He said these classifications are expected to give developers and other stakeholders more certainty and better guidance as to the application process.

Minister Garu said the bill also proposes that the Board publicises applications to allow neigbours or other interested parties to write submissions to the Board and that the Board must consider these submissions before making decisions.

“The Town and Country Planning Act does not require applications to be publicised. This can be a source of annoyance, dispute or argument between neighbouring landowners. We have to consider the interests of neigbours when we develop our land, particularly when it is an intensification of development or a development that can be harmful to neighbouring landowners and residents,” he explained.

He said the Bill further proposes the introduction of a Planning Appeal Tribunal to make decisions where a Board has either refused an application or imposed conditions that the applicant disagrees with.

“An appeal mechanism is important. At present, an appeal is determined by the Minister, without any need for consideration of the local planning scheme or any other relevant planning consideration.

“It would be fair to say that very poor decisions have been made in the past on appeal after a Town and Country Planning Board has made what it considers the right decision to refuse granting permission and this decision is overturned,” he also explained.

Minister Garu said the Planning Appeals Tribunal will comprise the Director of Physical Planning, a Legal Practitioner and the City Clerk or Provincial Secretary depending on the location of the proposed development.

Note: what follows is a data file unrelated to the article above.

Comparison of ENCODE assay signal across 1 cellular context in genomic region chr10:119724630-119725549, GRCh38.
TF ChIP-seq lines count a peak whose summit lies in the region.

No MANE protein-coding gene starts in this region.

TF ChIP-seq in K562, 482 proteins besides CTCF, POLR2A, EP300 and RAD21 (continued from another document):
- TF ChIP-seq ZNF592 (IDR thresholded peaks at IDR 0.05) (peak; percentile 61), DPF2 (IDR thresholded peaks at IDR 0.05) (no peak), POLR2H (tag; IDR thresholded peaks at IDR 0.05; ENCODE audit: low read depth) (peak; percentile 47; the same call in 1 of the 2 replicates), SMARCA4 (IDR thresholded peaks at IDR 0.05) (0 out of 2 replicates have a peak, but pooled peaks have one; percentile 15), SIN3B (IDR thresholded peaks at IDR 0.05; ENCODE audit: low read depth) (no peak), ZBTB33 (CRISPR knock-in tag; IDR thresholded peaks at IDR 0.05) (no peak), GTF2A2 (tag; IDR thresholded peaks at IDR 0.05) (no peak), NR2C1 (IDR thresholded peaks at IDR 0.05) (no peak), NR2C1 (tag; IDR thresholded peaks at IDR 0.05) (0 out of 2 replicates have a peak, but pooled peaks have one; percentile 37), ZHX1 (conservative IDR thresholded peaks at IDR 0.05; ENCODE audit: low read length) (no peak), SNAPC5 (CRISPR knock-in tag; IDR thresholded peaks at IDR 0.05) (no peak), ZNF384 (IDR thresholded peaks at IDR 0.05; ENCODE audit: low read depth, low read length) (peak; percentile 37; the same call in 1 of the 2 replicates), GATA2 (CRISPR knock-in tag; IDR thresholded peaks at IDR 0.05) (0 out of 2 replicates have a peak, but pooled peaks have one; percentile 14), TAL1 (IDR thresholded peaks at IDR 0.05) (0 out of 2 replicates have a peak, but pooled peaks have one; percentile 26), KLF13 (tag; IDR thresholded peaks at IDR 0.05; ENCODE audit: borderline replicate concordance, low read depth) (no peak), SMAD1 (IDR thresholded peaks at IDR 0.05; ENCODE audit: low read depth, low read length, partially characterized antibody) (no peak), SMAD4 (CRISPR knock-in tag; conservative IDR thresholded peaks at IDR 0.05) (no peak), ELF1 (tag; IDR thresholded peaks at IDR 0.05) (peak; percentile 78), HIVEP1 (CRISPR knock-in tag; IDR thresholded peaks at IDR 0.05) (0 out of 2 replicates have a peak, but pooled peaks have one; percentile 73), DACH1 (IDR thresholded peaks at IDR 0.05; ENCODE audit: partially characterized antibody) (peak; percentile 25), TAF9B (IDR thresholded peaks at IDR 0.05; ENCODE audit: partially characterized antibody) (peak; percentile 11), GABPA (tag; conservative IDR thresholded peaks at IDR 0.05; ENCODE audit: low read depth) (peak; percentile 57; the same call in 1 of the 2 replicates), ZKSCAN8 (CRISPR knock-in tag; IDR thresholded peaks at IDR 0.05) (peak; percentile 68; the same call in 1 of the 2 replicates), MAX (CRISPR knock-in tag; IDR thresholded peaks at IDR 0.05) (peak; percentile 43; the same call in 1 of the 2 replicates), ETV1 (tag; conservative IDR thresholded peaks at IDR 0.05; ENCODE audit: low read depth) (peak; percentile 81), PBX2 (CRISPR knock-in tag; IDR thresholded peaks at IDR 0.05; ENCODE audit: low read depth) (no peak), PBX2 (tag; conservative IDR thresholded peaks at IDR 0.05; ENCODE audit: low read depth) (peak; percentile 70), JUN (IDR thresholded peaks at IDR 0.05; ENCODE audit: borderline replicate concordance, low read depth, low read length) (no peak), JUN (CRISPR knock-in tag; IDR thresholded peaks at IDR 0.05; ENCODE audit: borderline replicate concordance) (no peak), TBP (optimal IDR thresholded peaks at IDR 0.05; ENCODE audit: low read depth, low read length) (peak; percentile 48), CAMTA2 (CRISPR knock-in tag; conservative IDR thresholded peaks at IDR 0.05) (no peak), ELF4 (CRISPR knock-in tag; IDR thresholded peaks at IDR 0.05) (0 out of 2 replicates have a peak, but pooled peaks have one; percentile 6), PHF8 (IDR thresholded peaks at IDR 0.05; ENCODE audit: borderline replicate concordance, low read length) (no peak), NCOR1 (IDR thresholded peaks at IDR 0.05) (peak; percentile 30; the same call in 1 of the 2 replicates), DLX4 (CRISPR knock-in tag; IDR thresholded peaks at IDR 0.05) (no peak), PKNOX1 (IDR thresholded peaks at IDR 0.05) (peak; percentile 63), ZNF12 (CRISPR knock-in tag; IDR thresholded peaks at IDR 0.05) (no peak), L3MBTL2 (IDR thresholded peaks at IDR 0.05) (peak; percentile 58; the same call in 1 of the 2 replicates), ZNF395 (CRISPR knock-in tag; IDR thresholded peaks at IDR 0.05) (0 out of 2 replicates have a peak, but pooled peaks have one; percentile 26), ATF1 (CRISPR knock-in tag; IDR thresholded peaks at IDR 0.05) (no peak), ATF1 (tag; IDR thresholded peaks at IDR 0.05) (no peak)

He said the Bill also proposes that developments must be substantially completed and not just commenced within a set time-frame and the time-frames are 12 months for completion of simple developments and three years for more complex class three developments.

The Minister for Lands, Housing and Survey said the Bill also proposes that the City Council or Provincial Executive to step in act as the Board in the interim to ensure that there is always an authority to deal with applications.

He said the Bill also proposes that Board membership be clearly defined, with a requirement that members must be drawn from relevant government and statutory authorities and that the Board Secretary must be a qualified planner.

Minister Garu said other numerous minor amendments proposed in the Bill include an improved process for the Board to take action against nuisances which could include excessive noise, pollution, rubbish, pests, anti-social behavior or building maintenance.

He said the Bill also proposes increase in penalties to sums that are more appropriate to the offences they relate to. “For example the failure to act on an Enforcement Notice can attract a penalty of up to $50,000.00,” the Minister added.

The Minister for Lands, Housing and Survey said the proposed amendments to the Town and Town and Country Planning Act contained in the Town and Country Planning (Amendment) Bill came about after extensive consultation with Physical Planners and other relevant stakeholders.